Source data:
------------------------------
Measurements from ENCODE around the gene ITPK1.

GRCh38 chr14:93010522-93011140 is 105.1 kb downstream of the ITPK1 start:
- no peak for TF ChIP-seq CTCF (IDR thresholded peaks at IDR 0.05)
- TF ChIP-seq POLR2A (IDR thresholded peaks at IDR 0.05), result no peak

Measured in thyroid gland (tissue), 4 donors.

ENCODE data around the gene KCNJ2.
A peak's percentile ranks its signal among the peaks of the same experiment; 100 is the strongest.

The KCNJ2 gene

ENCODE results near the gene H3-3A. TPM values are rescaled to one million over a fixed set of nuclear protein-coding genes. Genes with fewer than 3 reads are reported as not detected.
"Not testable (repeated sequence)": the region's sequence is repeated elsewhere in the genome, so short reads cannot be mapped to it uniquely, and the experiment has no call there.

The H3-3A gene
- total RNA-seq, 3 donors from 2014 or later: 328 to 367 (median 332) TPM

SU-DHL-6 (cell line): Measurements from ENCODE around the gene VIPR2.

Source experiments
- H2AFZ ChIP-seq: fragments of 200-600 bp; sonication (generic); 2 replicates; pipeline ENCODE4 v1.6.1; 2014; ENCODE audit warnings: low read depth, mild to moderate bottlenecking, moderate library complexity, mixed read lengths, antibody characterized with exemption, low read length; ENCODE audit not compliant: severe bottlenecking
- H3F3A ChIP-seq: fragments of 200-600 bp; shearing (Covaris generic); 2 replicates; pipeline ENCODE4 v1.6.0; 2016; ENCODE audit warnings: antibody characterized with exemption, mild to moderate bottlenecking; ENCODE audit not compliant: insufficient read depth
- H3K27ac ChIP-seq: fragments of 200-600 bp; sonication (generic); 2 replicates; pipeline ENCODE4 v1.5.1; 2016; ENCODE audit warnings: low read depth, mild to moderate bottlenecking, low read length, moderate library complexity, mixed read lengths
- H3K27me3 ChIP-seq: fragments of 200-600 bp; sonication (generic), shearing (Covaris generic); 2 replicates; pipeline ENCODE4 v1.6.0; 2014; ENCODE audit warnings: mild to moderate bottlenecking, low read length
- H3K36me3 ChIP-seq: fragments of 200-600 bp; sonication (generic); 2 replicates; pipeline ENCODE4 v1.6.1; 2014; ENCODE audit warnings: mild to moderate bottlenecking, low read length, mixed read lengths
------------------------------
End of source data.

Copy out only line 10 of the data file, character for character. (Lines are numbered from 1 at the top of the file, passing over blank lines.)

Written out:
"Not testable (repeated sequence)": the region's sequence is repeated elsewhere in the genome, so short reads cannot be mapped to it uniquely, and the experiment has no call there.